Karun needed to make an impression to keep himself in contention. There was scoreboard pressure, and when he walked in, India had already lost their two highest scorers of the series, Pujara and Kohli. Fortunately for Karun, he was batting alongside his good friend from Karnataka with whom he has shared many big partnerships, including 386 in the Ranji Trophy final couple of seasons back. Karun was brilliant in his shot selection, placement and in the manner in which he changed gears with each passing milestone. He did not celebrate with any obvious gusto, which is a good sign because even for one so young, he is not easily satisfied. He played almost all shots in the book and his sweeps and reverse sweeps were impeccable. None deserved that triple century milestone more than Karun did at Chepauk.

India are extremely fortunate that like Virat with the bat, they have a clear and undisputed leader with the ball too. In many ways, Ravichandran Ashwin is extremely similar to Virat, even if he does not quite have the same physical attributes or the natural fitness. Ashwin is a committed student, always looking for ways to improve, extremely intelligent, in total command of his craft, and a quick learner who knows when to fall back on patience and set batsmen up.

Since the start of 2015, Ashwin has been a vastly different bowler in Test cricket, happy to trust his stock delivery which is his off-spinner but not afraid to pull out the variations from his vast bag of tricks when the situation so demands. Resulting from hours of diligent work in the nets, he has expanded his skills to take the pitch out of the equation and defeat batsmen in the air through drift and dip emanating from revolutions on the ball. Ashwin has graduated into a very dangerous bowler in all conditions. In a lot of ways, he is the trend-setter for the bowling group and the lower order, much like Virat is for batting group and the top order.

Ashwin is the role model for the likes of Ravindra Jadeja and Jayant Yadav, both with the ball and with the bat, and for men such as Wriddhiman Saha and Parthiv Patel when batting at 6 or 7. His century in St Lucia and his partnership with Saha in tricky circumstances defined the outcome of not that Test match but also of that series, and in keeping with his standing as a batsman who made his India debut — at the junior level — as an opening batsman, Ashwin has fused compact defence with silken strokeplay to spur the lower order into matching and sometimes outdoing the top order.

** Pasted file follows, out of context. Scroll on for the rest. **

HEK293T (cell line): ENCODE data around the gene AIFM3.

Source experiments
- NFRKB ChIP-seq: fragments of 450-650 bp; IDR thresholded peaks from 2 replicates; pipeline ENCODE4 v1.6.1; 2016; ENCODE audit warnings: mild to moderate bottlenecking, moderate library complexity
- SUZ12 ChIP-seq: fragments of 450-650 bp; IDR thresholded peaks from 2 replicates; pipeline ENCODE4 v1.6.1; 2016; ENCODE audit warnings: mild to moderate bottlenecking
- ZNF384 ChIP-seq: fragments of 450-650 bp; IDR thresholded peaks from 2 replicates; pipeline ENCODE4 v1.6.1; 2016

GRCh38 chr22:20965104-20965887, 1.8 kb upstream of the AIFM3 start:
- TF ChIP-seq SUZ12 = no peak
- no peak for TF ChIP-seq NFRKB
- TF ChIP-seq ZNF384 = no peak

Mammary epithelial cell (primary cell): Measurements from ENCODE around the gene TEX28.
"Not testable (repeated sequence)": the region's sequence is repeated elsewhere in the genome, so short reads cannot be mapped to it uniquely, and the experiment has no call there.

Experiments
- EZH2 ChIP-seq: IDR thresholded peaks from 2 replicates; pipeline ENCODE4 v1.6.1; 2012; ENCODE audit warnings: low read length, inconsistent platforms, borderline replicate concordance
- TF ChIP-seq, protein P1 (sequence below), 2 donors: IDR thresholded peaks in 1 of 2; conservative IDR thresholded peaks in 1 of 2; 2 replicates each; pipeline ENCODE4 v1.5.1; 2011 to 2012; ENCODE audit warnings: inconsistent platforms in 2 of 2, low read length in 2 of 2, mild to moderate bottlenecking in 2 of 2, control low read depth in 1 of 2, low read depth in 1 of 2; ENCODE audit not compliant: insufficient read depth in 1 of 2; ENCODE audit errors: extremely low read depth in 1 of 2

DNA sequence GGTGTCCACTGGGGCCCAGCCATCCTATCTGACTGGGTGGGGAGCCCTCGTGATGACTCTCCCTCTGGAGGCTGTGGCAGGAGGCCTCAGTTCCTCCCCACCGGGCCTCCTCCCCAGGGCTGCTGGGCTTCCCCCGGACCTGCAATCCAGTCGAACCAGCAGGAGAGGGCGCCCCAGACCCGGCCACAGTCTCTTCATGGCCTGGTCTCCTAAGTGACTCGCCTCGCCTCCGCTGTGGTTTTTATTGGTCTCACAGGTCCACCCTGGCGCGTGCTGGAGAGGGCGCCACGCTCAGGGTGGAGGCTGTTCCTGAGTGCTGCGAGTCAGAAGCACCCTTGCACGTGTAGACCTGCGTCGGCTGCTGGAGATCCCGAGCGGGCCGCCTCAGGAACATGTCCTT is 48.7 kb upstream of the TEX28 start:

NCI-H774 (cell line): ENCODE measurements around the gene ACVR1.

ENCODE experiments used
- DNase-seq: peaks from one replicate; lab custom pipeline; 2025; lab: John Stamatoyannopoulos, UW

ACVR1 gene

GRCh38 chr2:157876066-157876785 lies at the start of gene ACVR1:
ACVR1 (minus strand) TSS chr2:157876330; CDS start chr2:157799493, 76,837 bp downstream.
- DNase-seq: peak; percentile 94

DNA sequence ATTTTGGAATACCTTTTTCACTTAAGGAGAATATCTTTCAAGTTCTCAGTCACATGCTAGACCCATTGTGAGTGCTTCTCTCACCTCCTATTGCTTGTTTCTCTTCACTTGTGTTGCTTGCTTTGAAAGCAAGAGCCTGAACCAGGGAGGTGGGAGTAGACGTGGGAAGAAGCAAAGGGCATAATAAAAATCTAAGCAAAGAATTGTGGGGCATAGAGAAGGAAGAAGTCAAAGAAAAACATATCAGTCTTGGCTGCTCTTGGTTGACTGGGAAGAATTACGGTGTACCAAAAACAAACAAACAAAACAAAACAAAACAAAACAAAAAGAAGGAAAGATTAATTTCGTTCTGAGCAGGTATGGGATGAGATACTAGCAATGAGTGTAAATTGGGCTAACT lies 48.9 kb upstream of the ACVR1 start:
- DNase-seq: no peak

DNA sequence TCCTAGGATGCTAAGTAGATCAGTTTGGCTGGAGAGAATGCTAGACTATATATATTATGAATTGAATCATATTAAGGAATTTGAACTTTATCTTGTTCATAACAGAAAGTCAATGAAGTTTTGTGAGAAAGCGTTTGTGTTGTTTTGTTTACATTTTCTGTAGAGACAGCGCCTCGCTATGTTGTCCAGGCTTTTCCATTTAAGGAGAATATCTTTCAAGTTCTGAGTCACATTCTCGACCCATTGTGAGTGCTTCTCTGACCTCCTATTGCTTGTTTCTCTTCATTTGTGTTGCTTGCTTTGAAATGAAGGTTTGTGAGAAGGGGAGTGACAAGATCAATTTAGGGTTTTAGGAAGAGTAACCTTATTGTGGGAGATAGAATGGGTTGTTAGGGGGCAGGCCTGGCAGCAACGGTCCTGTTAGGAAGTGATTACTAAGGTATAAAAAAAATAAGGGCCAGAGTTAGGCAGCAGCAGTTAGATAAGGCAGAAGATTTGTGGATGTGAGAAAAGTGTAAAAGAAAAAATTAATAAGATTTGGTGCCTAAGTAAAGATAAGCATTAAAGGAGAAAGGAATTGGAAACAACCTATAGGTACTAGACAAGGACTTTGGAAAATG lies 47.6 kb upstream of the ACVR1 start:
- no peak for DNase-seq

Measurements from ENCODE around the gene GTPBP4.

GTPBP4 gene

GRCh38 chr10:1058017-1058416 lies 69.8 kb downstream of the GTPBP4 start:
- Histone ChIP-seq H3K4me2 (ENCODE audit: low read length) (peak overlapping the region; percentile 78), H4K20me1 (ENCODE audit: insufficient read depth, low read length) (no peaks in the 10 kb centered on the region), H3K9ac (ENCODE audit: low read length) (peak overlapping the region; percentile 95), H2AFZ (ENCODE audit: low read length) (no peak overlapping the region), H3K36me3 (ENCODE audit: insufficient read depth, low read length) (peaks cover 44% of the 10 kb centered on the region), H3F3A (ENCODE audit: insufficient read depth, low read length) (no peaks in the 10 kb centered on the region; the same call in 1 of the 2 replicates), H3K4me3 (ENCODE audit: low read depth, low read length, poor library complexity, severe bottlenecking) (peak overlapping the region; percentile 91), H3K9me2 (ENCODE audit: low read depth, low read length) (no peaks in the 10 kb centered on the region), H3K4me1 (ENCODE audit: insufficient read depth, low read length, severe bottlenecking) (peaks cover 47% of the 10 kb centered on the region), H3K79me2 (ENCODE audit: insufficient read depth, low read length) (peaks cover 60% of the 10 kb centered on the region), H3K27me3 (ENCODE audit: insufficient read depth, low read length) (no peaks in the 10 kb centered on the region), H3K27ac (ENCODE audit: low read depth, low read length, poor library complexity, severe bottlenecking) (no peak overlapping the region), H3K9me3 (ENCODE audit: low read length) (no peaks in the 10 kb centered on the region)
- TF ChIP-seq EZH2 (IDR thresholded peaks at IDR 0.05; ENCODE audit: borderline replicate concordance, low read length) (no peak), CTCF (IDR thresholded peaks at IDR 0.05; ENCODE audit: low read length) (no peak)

His contribution with the ball, of course, needs no reiteration. He is clearly the No. 1 bowler in the world, which is what ICC rankings tell us. Jadeja has moved up to No. 2 on that list, propelled by his final-day heroics in Chennai. Jadeja is one of the most astute bowlers I have seen; he instinctively knows what pace to bowl on what track, and while he may not have the same cunning of an Ashwin, he is one of those that knows his limitations and his strengths. He bowls well within his limitations and beautifully to his strengths, and that explains why he has 26 wickets in the series to Ashwin’s 28.

Jayant held his own in this elite company. Right from the time he made his debut in Visakhapatnam, it was obvious that he believed he belonged at the Test level. Often, it is self-doubt and a lack of self-belief that can pull an individual down, even if he walks into the most welcoming of team environments like it is in the Indian camp now. Jayant looked at home in everything he did, a mature, sensible cricketer with a steady head and a game awareness that was excellent. The ball he bowled to Ben Stokes in Visakhapatnam was an off-spinner’s delight, drifting in and then breaking away to hit off-stump, while his century in Mumbai on a difficult pitch showcased an all-round dimension to his cricket.

India are in a happy position where they have the luxury of falling back on two of the legends of the game. Rahul Dravid as India A coach has had a huge influence on the likes of Karun and Jayant, not so much from the cricket point of view alone but also on the mindset and on what it takes to succeed in international cricket, and how much mental resolve can work wonders. Rahul is one of the greatest batsmen to have played the game and his wisdom both from a batting perspective and mental toughness are simply awesome.

Once they do break into the Indian team, there is Anil Kumble, easily the greatest match-winner in the history of Indian cricket. There is a seamless transition from Rahul to Anil, both positive individuals who did not just play to win but also to win in the right manner. As role models, you cannot ask for two more qualified gentlemen than the current India coach and the India A coach.

India are the No. 1 Test side not by chance but through sheer dint of hard work and should soon embark on a conquest of lands that have not always been favourable hunting grounds. There is great depth in the squad, an overwhelming awareness of the virtues of physical fitness, a healthy competition for places and a distinct desire to not get easily satisfied. There are the qualities that first shape, and then drive, a world-beating side. These are the Invincibles in waiting in Test cricket, of that I have little doubt. Even if I may be repeating myself!